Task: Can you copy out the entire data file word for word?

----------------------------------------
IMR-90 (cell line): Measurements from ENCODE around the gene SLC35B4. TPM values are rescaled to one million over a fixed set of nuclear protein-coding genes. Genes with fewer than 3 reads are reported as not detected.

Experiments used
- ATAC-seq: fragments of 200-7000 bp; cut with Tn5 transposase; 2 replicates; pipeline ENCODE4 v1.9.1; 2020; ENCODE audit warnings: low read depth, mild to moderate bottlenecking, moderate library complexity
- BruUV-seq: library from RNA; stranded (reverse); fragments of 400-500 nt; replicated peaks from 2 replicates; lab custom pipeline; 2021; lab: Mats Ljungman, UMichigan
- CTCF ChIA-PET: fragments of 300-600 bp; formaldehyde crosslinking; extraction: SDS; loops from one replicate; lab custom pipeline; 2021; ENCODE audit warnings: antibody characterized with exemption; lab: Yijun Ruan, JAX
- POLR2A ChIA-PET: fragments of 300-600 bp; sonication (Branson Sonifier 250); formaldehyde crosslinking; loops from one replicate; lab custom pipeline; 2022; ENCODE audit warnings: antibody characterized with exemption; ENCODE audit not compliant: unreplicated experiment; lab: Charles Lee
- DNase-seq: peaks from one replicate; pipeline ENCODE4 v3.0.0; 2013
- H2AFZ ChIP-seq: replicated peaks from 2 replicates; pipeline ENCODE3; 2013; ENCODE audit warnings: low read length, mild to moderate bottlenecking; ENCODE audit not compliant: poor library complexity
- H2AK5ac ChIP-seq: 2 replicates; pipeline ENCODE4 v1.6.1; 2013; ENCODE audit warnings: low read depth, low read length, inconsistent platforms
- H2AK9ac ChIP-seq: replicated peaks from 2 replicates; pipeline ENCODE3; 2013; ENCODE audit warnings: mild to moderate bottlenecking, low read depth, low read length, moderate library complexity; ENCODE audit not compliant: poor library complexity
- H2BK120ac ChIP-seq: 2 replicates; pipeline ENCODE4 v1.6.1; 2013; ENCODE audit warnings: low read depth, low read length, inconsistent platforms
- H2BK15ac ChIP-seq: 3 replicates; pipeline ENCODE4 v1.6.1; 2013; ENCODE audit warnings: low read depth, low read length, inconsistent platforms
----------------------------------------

IMR-90 (cell line): Measurements from ENCODE around the gene SLC35B4. TPM values are rescaled to one million over a fixed set of nuclear protein-coding genes. Genes with fewer than 3 reads are reported as not detected.

Experiments used
- ATAC-seq: fragments of 200-7000 bp; cut with Tn5 transposase; 2 replicates; pipeline ENCODE4 v1.9.1; 2020; ENCODE audit warnings: low read depth, mild to moderate bottlenecking, moderate library complexity
- BruUV-seq: library from RNA; stranded (reverse); fragments of 400-500 nt; replicated peaks from 2 replicates; lab custom pipeline; 2021; lab: Mats Ljungman, UMichigan
- CTCF ChIA-PET: fragments of 300-600 bp; formaldehyde crosslinking; extraction: SDS; loops from one replicate; lab custom pipeline; 2021; ENCODE audit warnings: antibody characterized with exemption; lab: Yijun Ruan, JAX
- POLR2A ChIA-PET: fragments of 300-600 bp; sonication (Branson Sonifier 250); formaldehyde crosslinking; loops from one replicate; lab custom pipeline; 2022; ENCODE audit warnings: antibody characterized with exemption; ENCODE audit not compliant: unreplicated experiment; lab: Charles Lee
- DNase-seq: peaks from one replicate; pipeline ENCODE4 v3.0.0; 2013
- H2AFZ ChIP-seq: replicated peaks from 2 replicates; pipeline ENCODE3; 2013; ENCODE audit warnings: low read length, mild to moderate bottlenecking; ENCODE audit not compliant: poor library complexity
- H2AK5ac ChIP-seq: 2 replicates; pipeline ENCODE4 v1.6.1; 2013; ENCODE audit warnings: low read depth, low read length, inconsistent platforms
- H2AK9ac ChIP-seq: replicated peaks from 2 replicates; pipeline ENCODE3; 2013; ENCODE audit warnings: mild to moderate bottlenecking, low read depth, low read length, moderate library complexity; ENCODE audit not compliant: poor library complexity
- H2BK120ac ChIP-seq: 2 replicates; pipeline ENCODE4 v1.6.1; 2013; ENCODE audit warnings: low read depth, low read length, inconsistent platforms
- H2BK15ac ChIP-seq: 3 replicates; pipeline ENCODE4 v1.6.1; 2013; ENCODE audit warnings: low read depth, low read length, inconsistent platforms